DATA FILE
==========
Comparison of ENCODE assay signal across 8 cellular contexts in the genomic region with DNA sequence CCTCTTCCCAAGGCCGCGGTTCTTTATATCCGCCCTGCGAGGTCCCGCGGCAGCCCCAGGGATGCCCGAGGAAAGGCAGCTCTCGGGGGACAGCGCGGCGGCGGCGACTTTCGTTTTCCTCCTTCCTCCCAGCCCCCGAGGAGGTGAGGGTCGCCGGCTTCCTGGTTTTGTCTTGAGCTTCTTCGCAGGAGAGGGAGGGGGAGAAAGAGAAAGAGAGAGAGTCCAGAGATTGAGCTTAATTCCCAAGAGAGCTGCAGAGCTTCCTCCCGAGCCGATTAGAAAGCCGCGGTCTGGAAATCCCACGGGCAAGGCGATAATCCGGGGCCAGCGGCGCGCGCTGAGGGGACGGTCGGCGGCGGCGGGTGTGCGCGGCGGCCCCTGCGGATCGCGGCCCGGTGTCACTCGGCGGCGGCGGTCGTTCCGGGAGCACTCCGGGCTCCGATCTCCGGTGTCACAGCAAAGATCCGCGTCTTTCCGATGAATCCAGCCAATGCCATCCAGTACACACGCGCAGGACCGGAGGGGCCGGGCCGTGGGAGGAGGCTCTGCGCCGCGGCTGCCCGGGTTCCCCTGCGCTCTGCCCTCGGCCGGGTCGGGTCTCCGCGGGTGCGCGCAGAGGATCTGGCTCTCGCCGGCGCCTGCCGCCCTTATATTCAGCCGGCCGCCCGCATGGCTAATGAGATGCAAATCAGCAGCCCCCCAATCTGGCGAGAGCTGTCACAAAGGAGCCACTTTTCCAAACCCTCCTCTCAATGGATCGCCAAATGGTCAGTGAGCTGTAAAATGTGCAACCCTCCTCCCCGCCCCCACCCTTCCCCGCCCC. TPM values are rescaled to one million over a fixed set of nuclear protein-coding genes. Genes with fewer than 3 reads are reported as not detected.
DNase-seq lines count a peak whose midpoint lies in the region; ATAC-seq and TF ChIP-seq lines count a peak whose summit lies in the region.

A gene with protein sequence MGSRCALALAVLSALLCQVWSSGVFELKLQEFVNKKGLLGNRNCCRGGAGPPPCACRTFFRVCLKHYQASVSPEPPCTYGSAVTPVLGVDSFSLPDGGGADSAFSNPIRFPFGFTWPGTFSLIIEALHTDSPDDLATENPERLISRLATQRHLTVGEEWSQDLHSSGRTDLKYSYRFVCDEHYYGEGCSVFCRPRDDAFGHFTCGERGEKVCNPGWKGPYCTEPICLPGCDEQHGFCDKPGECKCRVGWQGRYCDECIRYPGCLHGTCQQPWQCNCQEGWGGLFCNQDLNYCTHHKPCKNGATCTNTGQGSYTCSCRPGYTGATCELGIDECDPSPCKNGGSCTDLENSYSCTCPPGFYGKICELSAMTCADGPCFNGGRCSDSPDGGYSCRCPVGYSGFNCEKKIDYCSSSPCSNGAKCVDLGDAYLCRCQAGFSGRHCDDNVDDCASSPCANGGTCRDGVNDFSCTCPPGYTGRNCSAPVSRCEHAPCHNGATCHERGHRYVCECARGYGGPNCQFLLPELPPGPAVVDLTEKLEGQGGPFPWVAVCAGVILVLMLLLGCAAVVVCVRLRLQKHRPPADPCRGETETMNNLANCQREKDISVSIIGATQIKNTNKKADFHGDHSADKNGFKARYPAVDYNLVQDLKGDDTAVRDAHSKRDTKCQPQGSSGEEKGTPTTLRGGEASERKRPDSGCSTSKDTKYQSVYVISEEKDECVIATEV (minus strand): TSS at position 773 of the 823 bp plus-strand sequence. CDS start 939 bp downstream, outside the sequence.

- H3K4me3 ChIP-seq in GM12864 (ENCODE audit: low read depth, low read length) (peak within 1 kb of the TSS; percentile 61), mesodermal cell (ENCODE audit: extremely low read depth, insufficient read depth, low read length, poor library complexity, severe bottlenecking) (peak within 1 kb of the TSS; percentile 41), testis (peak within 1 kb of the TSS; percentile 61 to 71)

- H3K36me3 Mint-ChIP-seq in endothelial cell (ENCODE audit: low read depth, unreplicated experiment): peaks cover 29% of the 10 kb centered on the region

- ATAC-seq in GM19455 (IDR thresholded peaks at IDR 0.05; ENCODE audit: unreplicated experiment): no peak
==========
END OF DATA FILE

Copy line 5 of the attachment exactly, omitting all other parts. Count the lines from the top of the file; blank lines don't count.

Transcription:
- H3K36me3 Mint-ChIP-seq in endothelial cell (ENCODE audit: low read depth, unreplicated experiment): peaks cover 29% of the 10 kb centered on the region